Accounting for complementary to maximize monitoring power for species management

Congratulations to Ayesha Tulloch. We have a new paper in Conservation Biology that addresses how to monitor management actions. I really like that paper and I hope it will become a good reference, check it out! Note that we also provide the Matlab code.

One challenge faced by researchers and conservation practitioners is designing and implementing effective monitoring programs particularly when funds are limited. Decisions about how to monitor are hindered by uncertainty in management outcomes. This research demonstrates a new framework for addressing the uncertainties in selecting species for monitoring change due to a management action or policy, using network theory and decision analysis.

Tulloch A.I.T., Chadès I., Possingham H.P. (2013) Accounting for Complementarity to Maximize Monitoring Power for Species Management. Conservation Biology 27, 988-999. Abstract

Adaptive management of migratory birds

We have a new paper published at IJCAI (top Artificial Intelligence conference, ranked A*, probably the most selective conference, congratulations to Sam and team!).

Nicol S, Buffet O, Iwamura T, Chadès I (2013). Adaptive management of migratory birds under sea level rise. Proceedings of IJCAI-13, Beijing, China. (PDF);

Or read the blog version on the computational sustainability website.

In this paper we are posing an adaptive management challenge to the AI community:

  • Why do we care? Because solving adaptive management problem is a complex optimisation problem and efficient methods are lacking!
  • What are we hoping? We hope that future AI research will account for the specific description of adaptive management problems using our problem as a classic benchmark problem.
  • How can you help, what’s next? If you have a complex problem feel free to submit a challenge to the AI community!


Sam at IJCAI 2013

Sam at IJCAI 2013 – Photo: O. Buffet

Migratory connectivity magnifies habitat loss

Graph representing the migratory flyway of the eastern curlew

Tak‘s paper is out! Don’t miss the bottleneck index that we derived – a handy tool to predict the most important nodes.

Iwamura, T., Possingham, H.,  Chadès, I., Minton, C., Murray, N., Rogers, D., Treml, E., Fuller, R. (2013) Migratory connectivity magnifies the consequences of habitat loss from sea-level rise for shorebird populations Proc R Soc B 280: 20130325


Sea-level rise (SLR) will greatly alter littoral ecosystems, causing habitat change and loss for coastal species. Habitat loss is widely used as a measurement of the risk of extinction, but because many coastal species are migratory, the impact of habitat loss will depend not only on its extent, but also on where it occurs. Here, we develop a novel graph-theoretic approach to measure the Continue reading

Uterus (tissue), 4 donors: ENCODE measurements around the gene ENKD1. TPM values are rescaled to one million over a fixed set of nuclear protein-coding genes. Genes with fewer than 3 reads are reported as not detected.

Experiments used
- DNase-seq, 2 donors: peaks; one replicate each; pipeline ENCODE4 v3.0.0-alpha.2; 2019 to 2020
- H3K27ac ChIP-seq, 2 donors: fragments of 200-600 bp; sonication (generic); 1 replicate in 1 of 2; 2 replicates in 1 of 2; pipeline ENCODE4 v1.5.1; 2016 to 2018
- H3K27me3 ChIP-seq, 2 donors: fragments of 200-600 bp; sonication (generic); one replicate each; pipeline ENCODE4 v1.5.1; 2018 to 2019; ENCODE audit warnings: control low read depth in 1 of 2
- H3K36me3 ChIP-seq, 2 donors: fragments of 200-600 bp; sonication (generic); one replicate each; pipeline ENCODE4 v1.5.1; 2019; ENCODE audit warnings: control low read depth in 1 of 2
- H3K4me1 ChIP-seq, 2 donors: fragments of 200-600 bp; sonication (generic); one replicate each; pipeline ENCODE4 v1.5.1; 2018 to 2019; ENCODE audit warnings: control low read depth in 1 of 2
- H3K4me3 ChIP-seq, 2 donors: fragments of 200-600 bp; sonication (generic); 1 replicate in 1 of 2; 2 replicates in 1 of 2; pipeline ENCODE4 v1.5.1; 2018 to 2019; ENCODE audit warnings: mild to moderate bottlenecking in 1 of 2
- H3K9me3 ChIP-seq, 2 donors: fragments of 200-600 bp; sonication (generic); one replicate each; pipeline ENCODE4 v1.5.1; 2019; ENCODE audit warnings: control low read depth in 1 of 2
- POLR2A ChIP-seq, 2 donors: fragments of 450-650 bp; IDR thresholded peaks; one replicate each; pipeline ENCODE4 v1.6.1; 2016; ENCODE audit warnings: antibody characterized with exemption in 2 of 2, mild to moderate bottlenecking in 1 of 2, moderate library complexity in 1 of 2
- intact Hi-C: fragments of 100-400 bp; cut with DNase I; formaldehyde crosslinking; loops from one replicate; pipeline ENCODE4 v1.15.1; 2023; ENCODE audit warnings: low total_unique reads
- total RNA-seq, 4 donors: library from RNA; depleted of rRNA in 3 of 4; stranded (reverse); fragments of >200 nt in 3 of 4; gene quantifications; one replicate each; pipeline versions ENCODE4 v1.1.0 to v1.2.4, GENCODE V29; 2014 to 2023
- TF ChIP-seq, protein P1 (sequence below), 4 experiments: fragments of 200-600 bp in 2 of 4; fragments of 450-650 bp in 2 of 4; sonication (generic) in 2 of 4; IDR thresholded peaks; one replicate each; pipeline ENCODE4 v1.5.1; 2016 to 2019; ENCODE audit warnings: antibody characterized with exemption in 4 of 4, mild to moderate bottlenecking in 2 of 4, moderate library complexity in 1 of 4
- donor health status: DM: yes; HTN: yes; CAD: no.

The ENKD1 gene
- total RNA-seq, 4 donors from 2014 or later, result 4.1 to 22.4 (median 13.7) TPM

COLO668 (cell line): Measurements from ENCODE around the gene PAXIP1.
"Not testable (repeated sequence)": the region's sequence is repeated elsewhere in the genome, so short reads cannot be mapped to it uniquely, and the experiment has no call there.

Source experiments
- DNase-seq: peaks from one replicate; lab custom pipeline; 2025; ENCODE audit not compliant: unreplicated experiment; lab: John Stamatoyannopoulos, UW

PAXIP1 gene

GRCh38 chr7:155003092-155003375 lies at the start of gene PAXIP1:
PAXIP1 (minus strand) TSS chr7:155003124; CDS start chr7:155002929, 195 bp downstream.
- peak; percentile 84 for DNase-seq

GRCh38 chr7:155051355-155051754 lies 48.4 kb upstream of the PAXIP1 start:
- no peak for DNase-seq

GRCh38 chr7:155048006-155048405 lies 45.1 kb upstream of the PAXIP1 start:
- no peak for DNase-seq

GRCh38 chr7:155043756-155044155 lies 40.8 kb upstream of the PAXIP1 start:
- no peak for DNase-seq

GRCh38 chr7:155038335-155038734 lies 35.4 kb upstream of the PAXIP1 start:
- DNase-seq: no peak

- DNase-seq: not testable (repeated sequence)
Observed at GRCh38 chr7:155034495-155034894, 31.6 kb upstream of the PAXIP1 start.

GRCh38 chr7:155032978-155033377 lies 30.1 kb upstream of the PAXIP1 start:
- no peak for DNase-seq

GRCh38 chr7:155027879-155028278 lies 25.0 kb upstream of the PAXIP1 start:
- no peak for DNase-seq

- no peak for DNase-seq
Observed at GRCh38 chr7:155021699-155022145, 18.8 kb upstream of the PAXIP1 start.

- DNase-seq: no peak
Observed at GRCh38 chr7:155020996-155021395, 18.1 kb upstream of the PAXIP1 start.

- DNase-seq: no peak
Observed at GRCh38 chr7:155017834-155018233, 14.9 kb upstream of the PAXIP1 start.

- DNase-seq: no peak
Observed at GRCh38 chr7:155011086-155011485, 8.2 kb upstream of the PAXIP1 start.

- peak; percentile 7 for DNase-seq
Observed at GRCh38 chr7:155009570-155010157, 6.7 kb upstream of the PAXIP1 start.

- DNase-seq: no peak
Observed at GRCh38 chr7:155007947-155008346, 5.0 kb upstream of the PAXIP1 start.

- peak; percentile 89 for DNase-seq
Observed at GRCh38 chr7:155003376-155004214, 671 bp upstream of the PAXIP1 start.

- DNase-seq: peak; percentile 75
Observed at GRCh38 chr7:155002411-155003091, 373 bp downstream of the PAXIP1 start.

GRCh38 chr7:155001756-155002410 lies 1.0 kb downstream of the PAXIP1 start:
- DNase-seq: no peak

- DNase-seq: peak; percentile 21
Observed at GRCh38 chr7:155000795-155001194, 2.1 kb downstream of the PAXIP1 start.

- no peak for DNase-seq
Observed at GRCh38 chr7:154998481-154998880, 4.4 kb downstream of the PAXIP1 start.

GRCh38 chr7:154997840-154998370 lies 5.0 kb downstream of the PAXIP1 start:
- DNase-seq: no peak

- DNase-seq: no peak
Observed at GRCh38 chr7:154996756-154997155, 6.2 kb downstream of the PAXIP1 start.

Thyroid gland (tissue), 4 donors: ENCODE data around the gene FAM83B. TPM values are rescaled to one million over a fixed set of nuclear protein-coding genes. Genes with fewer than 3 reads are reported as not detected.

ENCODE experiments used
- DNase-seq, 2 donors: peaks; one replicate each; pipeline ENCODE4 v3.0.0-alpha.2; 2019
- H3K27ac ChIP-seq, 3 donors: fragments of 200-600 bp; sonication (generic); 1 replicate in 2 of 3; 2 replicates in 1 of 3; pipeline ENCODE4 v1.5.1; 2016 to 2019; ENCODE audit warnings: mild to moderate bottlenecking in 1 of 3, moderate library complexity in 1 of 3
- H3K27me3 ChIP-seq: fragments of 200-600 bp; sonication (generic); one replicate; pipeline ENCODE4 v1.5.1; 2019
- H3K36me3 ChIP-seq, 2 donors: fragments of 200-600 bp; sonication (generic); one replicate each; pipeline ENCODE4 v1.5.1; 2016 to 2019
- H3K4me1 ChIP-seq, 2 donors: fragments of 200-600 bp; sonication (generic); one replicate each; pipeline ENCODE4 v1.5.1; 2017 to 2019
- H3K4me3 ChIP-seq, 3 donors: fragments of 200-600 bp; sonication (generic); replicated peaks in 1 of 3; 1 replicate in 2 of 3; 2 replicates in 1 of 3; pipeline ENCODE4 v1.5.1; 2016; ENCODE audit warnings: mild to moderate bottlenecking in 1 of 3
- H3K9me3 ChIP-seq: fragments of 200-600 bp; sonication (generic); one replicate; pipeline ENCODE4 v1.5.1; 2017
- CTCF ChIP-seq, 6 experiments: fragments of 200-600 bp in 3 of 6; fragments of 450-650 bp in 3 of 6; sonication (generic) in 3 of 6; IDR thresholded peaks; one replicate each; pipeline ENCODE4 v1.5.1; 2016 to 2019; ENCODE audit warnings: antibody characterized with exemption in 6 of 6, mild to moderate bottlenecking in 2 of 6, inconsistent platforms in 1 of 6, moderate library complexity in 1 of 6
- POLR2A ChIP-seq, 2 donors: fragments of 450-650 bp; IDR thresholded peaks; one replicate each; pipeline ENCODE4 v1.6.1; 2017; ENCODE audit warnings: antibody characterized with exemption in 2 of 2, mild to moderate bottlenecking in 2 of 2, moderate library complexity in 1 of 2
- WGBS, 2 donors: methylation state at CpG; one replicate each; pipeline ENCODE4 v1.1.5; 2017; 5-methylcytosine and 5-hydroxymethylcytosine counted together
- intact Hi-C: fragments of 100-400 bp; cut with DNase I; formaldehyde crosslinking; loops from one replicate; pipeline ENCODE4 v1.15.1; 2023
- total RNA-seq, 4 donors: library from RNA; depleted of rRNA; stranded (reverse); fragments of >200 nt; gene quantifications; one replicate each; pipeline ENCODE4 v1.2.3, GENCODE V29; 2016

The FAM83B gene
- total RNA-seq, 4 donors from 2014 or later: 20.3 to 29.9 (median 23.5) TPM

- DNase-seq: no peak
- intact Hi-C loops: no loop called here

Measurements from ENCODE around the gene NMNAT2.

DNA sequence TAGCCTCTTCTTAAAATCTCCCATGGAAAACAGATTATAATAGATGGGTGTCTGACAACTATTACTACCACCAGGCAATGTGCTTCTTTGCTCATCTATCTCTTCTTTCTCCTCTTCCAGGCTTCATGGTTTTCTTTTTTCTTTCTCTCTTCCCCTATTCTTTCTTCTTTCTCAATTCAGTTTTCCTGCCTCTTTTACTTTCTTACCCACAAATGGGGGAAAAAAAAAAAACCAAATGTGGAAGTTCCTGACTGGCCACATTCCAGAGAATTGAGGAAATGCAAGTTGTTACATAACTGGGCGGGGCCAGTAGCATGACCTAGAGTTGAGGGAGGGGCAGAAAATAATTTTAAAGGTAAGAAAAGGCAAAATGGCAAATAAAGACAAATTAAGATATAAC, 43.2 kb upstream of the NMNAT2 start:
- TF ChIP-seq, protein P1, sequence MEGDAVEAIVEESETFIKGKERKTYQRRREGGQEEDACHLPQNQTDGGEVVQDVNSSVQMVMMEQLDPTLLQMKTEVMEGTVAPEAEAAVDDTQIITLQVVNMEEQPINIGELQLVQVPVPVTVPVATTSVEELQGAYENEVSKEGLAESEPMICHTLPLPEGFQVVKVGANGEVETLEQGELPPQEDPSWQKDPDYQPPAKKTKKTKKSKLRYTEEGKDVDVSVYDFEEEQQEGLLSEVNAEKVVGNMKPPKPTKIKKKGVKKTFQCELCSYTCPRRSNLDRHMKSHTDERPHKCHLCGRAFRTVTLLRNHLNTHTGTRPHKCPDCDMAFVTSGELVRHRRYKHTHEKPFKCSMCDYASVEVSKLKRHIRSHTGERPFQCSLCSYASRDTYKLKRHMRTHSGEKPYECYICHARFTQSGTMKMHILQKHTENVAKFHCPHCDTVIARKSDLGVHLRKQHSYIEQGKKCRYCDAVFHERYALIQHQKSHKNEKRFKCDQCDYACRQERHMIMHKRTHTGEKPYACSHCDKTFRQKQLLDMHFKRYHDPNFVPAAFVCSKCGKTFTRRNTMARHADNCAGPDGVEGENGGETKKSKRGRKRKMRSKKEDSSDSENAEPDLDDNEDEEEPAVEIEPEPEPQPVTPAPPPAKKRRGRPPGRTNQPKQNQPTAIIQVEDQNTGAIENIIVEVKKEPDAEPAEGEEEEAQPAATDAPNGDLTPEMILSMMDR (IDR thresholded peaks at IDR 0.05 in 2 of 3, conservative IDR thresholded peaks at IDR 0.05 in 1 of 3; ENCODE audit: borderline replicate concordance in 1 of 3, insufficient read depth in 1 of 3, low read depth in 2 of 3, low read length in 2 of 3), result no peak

New paper out: Growing biodiverse carbon-rich forests

Congratulations to JB Pichancourt and team: An excellent work in an excellent journal! Feel free to contact JB directly if you require additional information on our paper.Pichancourt, JB; Firn, J,; Chades, I.; Martin T.G. 2013. Growing Biodiverse Carbon-Rich Forests. DOI: 10.1111/gcb.12345

Regrowing forests on cleared land is a key strategy to achieve both biodiversity conservation and climate change mitigation globally. Maximizing these co-benefits, however, remains theoretically and technically challenging because of the complex relationship between carbon sequestration and biodiversity in forests, the strong influence of climate variability and landscape position on forest development, the large number of restoration strategies possible, and long time-frames needed to declare success.Through the synthesis of three decades of knowledge on forest dynamics and plant functional traits combined with decision science, we demonstrate that we cannot always maximize carbon sequestration by simply increasing the functional trait diversity of trees planted. Continue reading

Complex decisions made simple

We recently had a paper accepted in Methods in Ecology and Evolution. I can’t say too much about it yet, but I hope it will be well received and useful to many. Well done Lucile and team!

Marescot L., Chapron G., Chadès I., Fackler P.L., Duchamp C., Marboutin E. & Gimenez, O. (Accepted 10/06/2013) Complex decisions made simple: a primer on stochastic dynamic programming. Methods in Ecology and Evolution.